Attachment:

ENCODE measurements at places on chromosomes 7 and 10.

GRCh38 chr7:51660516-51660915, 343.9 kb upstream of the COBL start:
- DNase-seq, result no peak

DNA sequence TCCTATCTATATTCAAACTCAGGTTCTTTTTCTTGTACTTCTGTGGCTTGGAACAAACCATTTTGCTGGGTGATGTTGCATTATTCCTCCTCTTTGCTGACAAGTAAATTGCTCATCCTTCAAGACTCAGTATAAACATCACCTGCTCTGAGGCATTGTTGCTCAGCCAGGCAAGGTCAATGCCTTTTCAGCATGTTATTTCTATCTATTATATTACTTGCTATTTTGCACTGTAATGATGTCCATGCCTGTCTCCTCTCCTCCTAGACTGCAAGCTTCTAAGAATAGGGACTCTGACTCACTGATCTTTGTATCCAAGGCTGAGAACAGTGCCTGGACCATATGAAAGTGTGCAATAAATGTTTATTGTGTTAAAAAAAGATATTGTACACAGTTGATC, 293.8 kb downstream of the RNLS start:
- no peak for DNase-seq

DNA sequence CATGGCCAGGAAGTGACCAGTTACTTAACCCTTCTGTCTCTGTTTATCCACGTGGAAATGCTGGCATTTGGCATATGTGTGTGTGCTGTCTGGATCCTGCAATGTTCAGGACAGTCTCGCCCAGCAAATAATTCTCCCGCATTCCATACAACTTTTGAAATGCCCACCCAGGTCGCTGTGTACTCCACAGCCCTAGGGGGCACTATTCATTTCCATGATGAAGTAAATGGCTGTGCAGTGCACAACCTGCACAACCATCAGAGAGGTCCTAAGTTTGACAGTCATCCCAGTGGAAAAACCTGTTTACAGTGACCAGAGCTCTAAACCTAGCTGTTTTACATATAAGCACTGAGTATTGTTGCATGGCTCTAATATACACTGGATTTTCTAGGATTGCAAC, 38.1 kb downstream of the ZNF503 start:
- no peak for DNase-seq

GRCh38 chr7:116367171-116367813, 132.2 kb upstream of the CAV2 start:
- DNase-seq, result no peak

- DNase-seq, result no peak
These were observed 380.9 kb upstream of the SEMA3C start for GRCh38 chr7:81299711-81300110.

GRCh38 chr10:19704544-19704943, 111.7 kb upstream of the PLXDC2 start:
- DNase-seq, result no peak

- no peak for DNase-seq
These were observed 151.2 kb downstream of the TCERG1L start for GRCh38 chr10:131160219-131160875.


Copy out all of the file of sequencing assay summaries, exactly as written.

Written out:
ENCODE measurements at places on chromosomes 7 and 10.

GRCh38 chr7:51660516-51660915, 343.9 kb upstream of the COBL start:
- DNase-seq, result no peak

DNA sequence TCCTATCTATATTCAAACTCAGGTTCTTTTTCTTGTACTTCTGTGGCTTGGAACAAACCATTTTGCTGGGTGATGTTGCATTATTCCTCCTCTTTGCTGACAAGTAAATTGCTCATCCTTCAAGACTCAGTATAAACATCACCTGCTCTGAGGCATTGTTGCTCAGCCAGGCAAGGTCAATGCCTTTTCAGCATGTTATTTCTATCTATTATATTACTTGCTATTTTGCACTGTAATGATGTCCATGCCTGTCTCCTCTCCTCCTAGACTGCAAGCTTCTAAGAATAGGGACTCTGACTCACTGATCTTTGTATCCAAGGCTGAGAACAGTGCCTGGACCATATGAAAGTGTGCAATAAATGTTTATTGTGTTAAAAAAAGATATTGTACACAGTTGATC, 293.8 kb downstream of the RNLS start:
- no peak for DNase-seq

DNA sequence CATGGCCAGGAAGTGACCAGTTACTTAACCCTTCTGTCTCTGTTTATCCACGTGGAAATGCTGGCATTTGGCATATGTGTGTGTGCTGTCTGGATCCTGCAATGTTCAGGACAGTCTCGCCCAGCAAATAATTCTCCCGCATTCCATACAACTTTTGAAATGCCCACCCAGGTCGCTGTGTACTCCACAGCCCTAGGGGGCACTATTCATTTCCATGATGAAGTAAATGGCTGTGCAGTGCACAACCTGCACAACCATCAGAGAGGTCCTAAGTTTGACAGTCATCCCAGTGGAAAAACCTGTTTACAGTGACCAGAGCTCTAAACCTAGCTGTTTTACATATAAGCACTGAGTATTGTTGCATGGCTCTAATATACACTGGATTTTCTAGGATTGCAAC, 38.1 kb downstream of the ZNF503 start:
- no peak for DNase-seq

GRCh38 chr7:116367171-116367813, 132.2 kb upstream of the CAV2 start:
- DNase-seq, result no peak

- DNase-seq, result no peak
These were observed 380.9 kb upstream of the SEMA3C start for GRCh38 chr7:81299711-81300110.

GRCh38 chr10:19704544-19704943, 111.7 kb upstream of the PLXDC2 start:
- DNase-seq, result no peak

- no peak for DNase-seq
These were observed 151.2 kb downstream of the TCERG1L start for GRCh38 chr10:131160219-131160875.